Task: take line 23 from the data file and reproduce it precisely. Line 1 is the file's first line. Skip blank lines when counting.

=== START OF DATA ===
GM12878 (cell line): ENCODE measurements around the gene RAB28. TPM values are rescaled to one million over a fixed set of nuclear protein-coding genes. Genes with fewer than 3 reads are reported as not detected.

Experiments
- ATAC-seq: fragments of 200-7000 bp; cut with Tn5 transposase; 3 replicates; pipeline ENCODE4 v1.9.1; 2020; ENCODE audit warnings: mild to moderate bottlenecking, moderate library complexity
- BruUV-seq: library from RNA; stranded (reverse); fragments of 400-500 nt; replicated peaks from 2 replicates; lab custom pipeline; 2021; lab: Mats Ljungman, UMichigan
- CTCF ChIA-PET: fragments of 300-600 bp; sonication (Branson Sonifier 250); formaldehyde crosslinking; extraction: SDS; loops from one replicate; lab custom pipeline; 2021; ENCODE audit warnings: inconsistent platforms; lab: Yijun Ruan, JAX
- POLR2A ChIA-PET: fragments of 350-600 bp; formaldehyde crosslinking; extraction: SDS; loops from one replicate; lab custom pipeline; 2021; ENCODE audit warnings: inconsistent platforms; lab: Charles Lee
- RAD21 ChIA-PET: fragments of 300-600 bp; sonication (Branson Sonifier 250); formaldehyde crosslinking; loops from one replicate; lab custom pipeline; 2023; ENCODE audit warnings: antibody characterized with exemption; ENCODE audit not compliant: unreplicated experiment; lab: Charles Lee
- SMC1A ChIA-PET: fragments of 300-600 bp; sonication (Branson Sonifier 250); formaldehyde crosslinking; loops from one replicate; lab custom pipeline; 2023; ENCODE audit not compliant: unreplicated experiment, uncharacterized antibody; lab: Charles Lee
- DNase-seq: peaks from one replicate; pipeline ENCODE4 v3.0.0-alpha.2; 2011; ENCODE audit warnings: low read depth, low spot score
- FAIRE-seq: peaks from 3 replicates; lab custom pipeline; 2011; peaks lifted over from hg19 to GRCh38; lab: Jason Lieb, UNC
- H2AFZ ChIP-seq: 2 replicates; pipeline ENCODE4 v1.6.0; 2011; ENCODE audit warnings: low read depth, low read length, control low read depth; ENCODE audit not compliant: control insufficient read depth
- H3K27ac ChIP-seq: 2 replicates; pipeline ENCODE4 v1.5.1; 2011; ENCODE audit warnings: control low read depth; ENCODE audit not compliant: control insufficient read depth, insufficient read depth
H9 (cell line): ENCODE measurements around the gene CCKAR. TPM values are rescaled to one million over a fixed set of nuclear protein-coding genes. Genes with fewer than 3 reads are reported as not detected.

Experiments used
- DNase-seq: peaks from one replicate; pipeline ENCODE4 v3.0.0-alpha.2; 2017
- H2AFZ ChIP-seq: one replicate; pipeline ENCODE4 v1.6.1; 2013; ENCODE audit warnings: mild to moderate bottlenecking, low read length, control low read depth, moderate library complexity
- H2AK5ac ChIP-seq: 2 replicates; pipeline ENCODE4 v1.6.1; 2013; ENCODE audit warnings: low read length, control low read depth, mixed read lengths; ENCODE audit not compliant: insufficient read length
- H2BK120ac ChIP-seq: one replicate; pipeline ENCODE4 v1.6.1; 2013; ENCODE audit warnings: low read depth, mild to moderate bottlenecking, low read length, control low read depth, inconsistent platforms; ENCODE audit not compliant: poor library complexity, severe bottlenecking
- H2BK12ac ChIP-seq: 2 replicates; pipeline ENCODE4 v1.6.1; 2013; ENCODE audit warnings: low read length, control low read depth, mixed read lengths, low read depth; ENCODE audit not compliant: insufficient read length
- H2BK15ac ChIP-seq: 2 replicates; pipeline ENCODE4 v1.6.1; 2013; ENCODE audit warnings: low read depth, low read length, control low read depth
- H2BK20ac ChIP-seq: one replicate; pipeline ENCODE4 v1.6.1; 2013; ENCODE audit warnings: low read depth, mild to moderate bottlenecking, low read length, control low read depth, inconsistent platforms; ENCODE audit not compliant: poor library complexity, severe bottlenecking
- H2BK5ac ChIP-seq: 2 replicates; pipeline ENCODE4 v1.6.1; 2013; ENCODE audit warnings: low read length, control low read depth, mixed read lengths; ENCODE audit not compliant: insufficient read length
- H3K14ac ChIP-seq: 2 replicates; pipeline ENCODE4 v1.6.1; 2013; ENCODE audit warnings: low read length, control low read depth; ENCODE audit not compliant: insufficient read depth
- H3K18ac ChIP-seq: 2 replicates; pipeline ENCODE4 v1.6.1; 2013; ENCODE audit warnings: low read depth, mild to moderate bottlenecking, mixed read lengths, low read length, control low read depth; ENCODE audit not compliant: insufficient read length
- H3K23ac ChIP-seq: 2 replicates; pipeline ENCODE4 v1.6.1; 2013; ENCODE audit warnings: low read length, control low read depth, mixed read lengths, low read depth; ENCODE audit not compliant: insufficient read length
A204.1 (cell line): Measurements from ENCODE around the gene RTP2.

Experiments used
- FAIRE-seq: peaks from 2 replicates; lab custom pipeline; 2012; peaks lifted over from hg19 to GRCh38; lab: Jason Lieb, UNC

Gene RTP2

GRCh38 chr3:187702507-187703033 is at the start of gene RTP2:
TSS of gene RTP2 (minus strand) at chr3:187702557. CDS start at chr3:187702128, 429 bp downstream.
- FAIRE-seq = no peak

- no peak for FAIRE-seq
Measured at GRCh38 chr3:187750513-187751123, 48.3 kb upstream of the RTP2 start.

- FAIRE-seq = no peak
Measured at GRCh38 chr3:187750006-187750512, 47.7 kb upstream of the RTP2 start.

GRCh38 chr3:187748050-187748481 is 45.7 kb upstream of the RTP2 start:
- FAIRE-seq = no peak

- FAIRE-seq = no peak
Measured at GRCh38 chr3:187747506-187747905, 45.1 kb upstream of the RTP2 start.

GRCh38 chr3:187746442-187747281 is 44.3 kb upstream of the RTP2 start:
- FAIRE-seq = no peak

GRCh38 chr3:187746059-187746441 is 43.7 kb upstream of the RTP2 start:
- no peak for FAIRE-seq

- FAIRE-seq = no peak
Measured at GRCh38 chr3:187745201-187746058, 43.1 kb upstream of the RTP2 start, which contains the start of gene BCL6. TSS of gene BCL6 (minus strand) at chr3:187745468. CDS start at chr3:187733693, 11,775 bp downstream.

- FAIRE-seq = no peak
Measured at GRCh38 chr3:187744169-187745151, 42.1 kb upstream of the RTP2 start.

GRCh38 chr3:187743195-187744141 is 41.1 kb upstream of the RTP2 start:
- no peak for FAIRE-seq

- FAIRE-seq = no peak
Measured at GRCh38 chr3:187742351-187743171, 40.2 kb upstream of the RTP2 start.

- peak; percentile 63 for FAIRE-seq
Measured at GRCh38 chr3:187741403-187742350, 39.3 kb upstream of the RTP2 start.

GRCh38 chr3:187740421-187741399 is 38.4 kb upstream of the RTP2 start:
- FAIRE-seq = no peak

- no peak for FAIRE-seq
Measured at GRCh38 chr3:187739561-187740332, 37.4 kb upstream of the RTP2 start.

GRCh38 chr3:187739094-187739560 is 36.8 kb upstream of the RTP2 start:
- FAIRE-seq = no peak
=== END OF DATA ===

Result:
- H3K14ac ChIP-seq: 2 replicates; pipeline ENCODE4 v1.6.1; 2013; ENCODE audit warnings: low read length, control low read depth; ENCODE audit not compliant: insufficient read depth